SAN DIEGO — Oui!
Matthieu Pavon became the first player to win a PGA Tour event under the French flag since World War II when he made an 8-foot putt on No. 18 at Torrey Pines South on Saturday for a dramatic birdie and a one-shot victory in the Farmers Insurance Open.
He raised his arms in celebration and shouted before hugging caddie Mark Sherwood after the putt rolled in as the municipal gem high above the Pacific Ocean glowed under the late-afternoon sun.
Pavon glowed, too. He said he almost quit golf 10 years ago because of the yips.
“It is big for our country,” the 31-year-old PGA Tour rookie said. “I hope it will inspire a lot of people, because coming from an amateur player which is 800 in the world to a PGA Tour winner is pretty big.
“I still can’t believe it,” said Pavon, who grew up playing soccer — his dad was a professional player — before switching to golf. “It feels like there is another round to play tomorrow because we’re only Saturday.”
The Farmers ended Saturday to avoid going up against the NFL’s conference championship games.
Pavon’s final-round 3-under 69 put him at 13 under, one stroke better than Nicolai Hojgaard. Pavon was two shots ahead of Stephan Jaeger, who led after the second and third rounds, and Nicolai Hojgaard and Nate Lashley.
French-American Martin Trainer won his first PGA Tour event at the 2019 Puerto Rico Open, an alternate event, while representing the United States. He later switched his nationality to France.
Pavon took the lead on the 12th hole, built the advantage to two strokes and then missed a 3-foot putt on the par-4 17th for a bogey that cut his lead to one stroke.
His only birdie on the back nine saved him from a playoff.
He appeared to be in trouble on the par-5, 541-yard 18th when his drive landed in a sand trap, about 4 inches from the front lip. His second shot went 103 yards into the left rough, which was high because of heavy rain Monday, with 145 yards to the hole. He responded with a brilliant third shot within 8 feet.
After watching Hojgaard’s 300-yard drive down the middle of the fairway, “I was like, ‘OK, it’s going to be spicy now. I might have to do a birdie or something special,’” Pavon said.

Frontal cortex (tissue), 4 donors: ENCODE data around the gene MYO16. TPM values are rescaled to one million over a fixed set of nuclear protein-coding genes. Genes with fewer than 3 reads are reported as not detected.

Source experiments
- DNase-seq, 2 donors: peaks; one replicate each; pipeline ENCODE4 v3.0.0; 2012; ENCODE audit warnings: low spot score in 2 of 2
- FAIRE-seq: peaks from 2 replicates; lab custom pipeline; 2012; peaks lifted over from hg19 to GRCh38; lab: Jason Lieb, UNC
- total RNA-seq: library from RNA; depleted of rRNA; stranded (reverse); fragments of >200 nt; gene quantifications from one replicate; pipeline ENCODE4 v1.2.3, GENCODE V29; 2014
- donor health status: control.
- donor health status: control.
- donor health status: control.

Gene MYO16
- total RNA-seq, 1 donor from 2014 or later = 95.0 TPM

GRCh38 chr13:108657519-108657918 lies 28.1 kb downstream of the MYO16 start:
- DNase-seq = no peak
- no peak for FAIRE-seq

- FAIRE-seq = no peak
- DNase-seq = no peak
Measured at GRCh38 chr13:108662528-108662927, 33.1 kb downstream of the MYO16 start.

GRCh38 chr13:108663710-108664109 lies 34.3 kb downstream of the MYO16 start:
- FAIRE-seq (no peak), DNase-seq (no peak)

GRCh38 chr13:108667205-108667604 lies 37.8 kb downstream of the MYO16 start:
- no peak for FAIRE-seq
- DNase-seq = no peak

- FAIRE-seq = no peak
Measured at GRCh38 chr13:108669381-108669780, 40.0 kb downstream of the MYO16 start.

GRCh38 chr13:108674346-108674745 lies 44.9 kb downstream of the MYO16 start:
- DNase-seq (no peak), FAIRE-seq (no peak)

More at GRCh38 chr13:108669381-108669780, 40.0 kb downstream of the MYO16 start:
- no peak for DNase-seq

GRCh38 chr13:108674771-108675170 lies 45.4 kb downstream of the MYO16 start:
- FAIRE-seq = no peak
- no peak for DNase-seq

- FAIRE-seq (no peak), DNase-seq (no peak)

After ending up in the trap and then not getting back to the fairway, he and Sherwood discussed whether he should lay up or go for it.
“I was like, ‘Listen, like the lie doesn’t look too bad, I feel like I can do it.’ He said ’OK, but it’s your call.’
“It’s my call. And I was so pumped at that time, I know I had the energy to lift that ball up on the green. I kind of aimed to the middle of the green knowing the face would close a little bit because it’s quite deep and thick. That ball came out like a butterfly and it really feed the slope on the green. That was the right time to prove I have the guts to finish that tournament and I did it so I’m so happy about that last hole.”
Pavon, who was born in Toulouse, was playing in just his 11th PGA Tour event. He has one victory on the European Tour.
Pavon pulled into a tie for the lead with Jaeger with a birdie on the par-5 ninth. They stayed tied until the par-4 12th, when Pavon made a short par putt to take the lead while Jaeger missed his for bogey.
Pavon rolled a 34-foot putt just right on 14 that would have given him a three-stroke lead. He made a 24-foot par putt on 16 to stay two strokes ahead and pumped his fist.
Pavon said it’s always been his dream to play in America.
“Since I came to America for the first time to practice in West Palm, I loved everything about America; the mentality, the sport, everything you guys do. It feels like I’m an American somehow.
He said he’s felt no pressure playing in America. “If I fail, I could just go back in Europe and start again. So it was just like trying to do your best every day, enjoy every moment because they are special ones.”
Pavon recalls watching this tournament on TV several times. He got his first look at Torrey Pines in person in the rain and fog on Monday, when he walked the South Course with Sherwood and just three balls and a putter to test the greens.
“It was foggy. I mean, I couldn’t see 100 yards away from me, so I was like, ‘OK, nice, welcome to California.’ ”
He shot an opening-round 69 on the North Course on Wednesday and then a brilliant 65 on the South Course on Thursday that had him just two shots off the lead.
As he began his second round, “It is like, ‘Oh, there is a fairway, there is the rough, there is a cliff. So everything was kind of brand new for me. But I was disciplined on my foggy practice round on where could be the pins and I had a good look at it.
“You know, it feels like when you don’t really know what you’re going to be faced with and you don’t have any expectation, this is sometimes when you show the best and this is clearly what happened.”